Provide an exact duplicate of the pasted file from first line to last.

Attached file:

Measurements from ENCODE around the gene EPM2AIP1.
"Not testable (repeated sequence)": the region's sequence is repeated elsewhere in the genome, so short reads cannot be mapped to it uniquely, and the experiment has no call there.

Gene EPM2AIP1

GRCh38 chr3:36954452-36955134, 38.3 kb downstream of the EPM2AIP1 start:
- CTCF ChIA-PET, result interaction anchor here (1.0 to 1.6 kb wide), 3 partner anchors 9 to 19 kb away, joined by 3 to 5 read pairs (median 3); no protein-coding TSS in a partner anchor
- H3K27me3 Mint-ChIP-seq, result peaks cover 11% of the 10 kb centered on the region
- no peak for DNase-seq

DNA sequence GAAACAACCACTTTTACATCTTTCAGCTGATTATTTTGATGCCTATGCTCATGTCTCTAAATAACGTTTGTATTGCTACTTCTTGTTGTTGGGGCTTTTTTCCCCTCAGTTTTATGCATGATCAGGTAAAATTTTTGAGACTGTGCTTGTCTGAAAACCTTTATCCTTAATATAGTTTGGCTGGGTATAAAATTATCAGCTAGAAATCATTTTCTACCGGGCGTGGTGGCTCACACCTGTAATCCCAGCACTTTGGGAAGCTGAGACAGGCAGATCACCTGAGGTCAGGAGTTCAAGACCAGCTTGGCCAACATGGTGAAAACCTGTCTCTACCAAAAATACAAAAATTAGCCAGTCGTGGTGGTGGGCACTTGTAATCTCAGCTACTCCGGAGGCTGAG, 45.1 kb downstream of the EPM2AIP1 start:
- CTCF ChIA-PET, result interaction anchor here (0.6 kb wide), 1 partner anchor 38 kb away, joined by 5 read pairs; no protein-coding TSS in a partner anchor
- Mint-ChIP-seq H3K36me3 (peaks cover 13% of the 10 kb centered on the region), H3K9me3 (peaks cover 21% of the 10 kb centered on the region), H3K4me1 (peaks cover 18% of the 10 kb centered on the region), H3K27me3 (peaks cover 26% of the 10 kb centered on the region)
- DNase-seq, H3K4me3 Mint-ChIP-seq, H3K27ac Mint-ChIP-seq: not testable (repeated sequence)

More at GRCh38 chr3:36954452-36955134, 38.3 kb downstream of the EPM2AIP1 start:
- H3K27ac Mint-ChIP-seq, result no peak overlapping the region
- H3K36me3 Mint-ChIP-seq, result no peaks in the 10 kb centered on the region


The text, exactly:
Measurements from ENCODE around the gene EPM2AIP1.
"Not testable (repeated sequence)": the region's sequence is repeated elsewhere in the genome, so short reads cannot be mapped to it uniquely, and the experiment has no call there.

Gene EPM2AIP1

GRCh38 chr3:36954452-36955134, 38.3 kb downstream of the EPM2AIP1 start:
- CTCF ChIA-PET, result interaction anchor here (1.0 to 1.6 kb wide), 3 partner anchors 9 to 19 kb away, joined by 3 to 5 read pairs (median 3); no protein-coding TSS in a partner anchor
- H3K27me3 Mint-ChIP-seq, result peaks cover 11% of the 10 kb centered on the region
- no peak for DNase-seq

DNA sequence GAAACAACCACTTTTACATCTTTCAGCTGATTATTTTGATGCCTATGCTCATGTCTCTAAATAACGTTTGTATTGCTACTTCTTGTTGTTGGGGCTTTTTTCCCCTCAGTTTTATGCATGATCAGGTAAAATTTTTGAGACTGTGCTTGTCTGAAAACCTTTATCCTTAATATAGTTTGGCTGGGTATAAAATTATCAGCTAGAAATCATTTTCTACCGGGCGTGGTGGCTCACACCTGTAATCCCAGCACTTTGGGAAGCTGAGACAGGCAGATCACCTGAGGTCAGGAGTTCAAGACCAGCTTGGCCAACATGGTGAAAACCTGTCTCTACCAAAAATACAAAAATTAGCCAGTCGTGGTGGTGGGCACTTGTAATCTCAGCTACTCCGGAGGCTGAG, 45.1 kb downstream of the EPM2AIP1 start:
- CTCF ChIA-PET, result interaction anchor here (0.6 kb wide), 1 partner anchor 38 kb away, joined by 5 read pairs; no protein-coding TSS in a partner anchor
- Mint-ChIP-seq H3K36me3 (peaks cover 13% of the 10 kb centered on the region), H3K9me3 (peaks cover 21% of the 10 kb centered on the region), H3K4me1 (peaks cover 18% of the 10 kb centered on the region), H3K27me3 (peaks cover 26% of the 10 kb centered on the region)
- DNase-seq, H3K4me3 Mint-ChIP-seq, H3K27ac Mint-ChIP-seq: not testable (repeated sequence)

More at GRCh38 chr3:36954452-36955134, 38.3 kb downstream of the EPM2AIP1 start:
- H3K27ac Mint-ChIP-seq, result no peak overlapping the region
- H3K36me3 Mint-ChIP-seq, result no peaks in the 10 kb centered on the region